3 Takeaways on Supply Chain Resiliency From Industry Experts
Catalant recently hosted a LiveCast on how to achieve supply chain resiliency during ongoing disruption with industry expert consultants on the Catalant platform, Kara Yokley and Ben Grant.
The Experts covered why global supply chains have failed to the extent they have in recent years, the misconceptions around lean supply chain management, why an agile way of thinking combined with new technology improves resiliency, and how highly-skilled independent talent can help execute strategic work.
Here are three main takeaways from their discussion.
1. Supply chain disruption cannot be blamed on one thing or event.
In the past, lean and just-in-time models were the status quo when it came to supply chain strategy. But as supply chains have continued to break over recent years, those models have quickly become the scapegoat for businesses and entire industries trying to explain their brittleness.
As Kara and Ben explained, goals around lean supply chains along with a focus on cost reduction aren’t necessarily wrong — they’re just ineffective in today’s landscape. Rather than blaming disruption on these models, organizations and their leadership teams should reevaluate the structure of the supply chains they rely on, pivot away from lean and cost-effective models, and refocus on resiliency.
2. There needs to be a shift in mindset around supply chain management.
As Ben explained, “Resilience is not one size fits all” which is why there needs to be a mindset shift towards agile and adaptive supply chain solutions, especially as markets and landscapes continue to evolve. To drive understanding and alignment across the entire organization, this mindset shift needs to start among leadership.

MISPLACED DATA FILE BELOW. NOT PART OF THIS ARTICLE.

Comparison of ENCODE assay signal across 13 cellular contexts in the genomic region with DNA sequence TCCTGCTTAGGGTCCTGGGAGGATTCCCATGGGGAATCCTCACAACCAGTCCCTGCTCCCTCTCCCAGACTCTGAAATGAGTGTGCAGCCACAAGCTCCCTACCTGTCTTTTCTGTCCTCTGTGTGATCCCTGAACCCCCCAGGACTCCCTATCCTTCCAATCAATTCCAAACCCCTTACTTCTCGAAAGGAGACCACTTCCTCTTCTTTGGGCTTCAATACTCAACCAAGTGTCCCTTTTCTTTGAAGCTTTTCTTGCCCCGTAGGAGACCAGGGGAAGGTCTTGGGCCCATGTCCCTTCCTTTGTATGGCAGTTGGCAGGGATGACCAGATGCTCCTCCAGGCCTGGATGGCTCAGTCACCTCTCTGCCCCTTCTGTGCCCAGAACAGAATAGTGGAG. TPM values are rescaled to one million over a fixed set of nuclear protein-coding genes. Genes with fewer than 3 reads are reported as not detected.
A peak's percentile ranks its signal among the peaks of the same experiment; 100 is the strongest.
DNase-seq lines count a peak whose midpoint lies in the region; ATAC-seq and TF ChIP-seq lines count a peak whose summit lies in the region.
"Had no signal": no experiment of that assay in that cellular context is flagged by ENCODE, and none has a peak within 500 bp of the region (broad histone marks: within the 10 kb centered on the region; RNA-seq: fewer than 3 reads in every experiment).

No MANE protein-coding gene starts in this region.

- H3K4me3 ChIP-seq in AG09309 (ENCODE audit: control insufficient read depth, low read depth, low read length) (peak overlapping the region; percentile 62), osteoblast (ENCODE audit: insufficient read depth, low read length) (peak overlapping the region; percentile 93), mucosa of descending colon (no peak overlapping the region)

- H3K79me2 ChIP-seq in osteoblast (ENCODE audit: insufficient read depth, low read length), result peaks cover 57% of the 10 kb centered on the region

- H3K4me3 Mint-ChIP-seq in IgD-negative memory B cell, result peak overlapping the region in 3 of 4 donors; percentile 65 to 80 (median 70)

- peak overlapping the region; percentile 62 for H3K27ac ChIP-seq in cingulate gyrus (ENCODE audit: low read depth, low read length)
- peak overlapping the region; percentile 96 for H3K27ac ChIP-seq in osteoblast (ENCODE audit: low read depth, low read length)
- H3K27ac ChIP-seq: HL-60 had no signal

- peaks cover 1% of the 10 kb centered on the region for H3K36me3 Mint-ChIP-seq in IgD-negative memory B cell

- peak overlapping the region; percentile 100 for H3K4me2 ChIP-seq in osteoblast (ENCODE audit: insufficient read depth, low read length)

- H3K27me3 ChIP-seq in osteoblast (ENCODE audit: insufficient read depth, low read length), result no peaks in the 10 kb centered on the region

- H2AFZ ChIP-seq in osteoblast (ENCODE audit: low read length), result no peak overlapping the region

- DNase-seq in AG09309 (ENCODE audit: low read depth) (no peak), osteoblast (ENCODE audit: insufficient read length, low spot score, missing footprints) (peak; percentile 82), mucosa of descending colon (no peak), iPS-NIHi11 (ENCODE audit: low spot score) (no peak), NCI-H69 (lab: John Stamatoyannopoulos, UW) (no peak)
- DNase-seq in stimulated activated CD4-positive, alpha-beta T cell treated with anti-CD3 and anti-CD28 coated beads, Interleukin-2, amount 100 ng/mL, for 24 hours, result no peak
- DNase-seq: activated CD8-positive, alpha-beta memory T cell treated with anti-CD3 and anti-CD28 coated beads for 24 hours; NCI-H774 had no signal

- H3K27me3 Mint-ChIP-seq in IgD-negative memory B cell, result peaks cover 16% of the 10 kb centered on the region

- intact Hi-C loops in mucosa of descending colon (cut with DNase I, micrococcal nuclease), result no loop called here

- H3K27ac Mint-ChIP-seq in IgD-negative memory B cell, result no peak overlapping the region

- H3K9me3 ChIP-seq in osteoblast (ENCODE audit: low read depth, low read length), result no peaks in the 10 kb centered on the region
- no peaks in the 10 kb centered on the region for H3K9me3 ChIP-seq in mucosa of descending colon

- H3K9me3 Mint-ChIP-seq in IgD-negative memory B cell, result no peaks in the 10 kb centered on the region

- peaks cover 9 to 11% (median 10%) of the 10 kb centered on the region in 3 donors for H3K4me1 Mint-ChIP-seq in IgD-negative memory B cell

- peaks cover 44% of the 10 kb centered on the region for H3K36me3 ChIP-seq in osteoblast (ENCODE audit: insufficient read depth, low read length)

This top-down prioritization will help your organization bring on more employees who can think in supply chain terms and help you handle relevant tactical challenges without becoming overextended. It will also allow you to speak to the motivations of all players in the system, which is key to a company-wide mindset shift, according to Kara.
3. Supply Chain and Operations must be part of an enterprise’s overall corporate strategy.
In addition to a top-down mindset shift, Supply Chain and Operations must be incorporated into the organization’s overall corporate strategy to achieve resiliency. Kara and Ben recommend thinking about Supply Chain and Operations as a continuum — collaborative relationships that are both up and downstream make room for more openness and coordination across the business.
This also allows for cross-team discussions around the tool and technology that are necessary to create resilient solutions. As a result, supply chains will be robust enough to survive if a “node in the network gets knocked down,” or if we endure more historic global events such as COVID-19 and the Russia-Ukraine War.